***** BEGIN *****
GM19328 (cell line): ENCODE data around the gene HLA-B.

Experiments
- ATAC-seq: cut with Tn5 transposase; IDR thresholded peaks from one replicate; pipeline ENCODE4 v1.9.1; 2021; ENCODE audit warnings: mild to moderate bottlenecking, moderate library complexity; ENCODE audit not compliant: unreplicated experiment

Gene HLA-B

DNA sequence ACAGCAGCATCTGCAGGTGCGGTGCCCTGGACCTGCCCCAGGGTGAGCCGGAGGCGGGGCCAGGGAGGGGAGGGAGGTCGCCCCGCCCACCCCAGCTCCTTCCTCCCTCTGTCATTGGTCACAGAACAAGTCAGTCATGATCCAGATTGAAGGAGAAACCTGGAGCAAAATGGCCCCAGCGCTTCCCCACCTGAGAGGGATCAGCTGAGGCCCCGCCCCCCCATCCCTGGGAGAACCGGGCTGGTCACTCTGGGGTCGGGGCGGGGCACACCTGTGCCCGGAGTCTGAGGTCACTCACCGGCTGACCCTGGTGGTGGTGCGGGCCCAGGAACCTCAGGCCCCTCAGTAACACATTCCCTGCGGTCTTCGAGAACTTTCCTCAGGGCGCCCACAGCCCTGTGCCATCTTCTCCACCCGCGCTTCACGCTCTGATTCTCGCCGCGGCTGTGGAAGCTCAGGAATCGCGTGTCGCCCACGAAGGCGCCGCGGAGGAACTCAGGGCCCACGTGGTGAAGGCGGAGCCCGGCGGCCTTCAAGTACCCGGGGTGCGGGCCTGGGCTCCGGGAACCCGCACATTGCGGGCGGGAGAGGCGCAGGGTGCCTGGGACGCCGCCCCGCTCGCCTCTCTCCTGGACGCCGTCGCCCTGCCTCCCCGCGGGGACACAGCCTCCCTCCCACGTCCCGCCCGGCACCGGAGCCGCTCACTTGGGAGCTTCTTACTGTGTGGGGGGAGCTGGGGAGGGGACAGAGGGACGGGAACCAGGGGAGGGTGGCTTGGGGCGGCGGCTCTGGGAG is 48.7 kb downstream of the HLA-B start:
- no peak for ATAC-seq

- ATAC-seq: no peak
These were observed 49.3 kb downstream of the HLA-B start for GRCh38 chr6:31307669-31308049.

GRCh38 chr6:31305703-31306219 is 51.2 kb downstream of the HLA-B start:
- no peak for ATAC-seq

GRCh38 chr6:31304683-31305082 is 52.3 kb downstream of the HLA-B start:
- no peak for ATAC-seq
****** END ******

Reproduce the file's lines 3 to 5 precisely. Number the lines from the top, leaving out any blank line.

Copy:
- ATAC-seq: cut with Tn5 transposase; IDR thresholded peaks from one replicate; pipeline ENCODE4 v1.9.1; 2021; ENCODE audit warnings: mild to moderate bottlenecking, moderate library complexity; ENCODE audit not compliant: unreplicated experiment

Gene HLA-B

DNA sequence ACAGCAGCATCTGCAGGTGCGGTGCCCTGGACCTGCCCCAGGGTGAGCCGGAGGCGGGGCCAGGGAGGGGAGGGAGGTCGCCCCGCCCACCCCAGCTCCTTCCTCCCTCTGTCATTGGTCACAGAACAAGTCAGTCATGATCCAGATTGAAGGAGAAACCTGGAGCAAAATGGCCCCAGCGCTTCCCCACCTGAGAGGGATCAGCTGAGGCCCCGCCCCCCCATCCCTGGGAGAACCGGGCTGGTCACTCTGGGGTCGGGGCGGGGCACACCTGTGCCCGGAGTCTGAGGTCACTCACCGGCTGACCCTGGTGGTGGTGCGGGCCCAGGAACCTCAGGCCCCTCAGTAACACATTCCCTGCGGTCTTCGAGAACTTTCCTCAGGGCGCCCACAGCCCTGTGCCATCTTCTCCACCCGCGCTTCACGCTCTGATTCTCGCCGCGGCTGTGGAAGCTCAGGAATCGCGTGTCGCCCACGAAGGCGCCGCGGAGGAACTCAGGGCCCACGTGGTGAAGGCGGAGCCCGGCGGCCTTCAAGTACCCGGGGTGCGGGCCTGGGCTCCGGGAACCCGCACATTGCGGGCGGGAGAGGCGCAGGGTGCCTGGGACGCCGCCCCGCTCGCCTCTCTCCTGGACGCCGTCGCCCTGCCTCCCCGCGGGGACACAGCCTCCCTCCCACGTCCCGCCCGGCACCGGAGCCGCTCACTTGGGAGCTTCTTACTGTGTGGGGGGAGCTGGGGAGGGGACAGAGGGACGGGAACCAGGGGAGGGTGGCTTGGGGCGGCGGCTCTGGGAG is 48.7 kb downstream of the HLA-B start: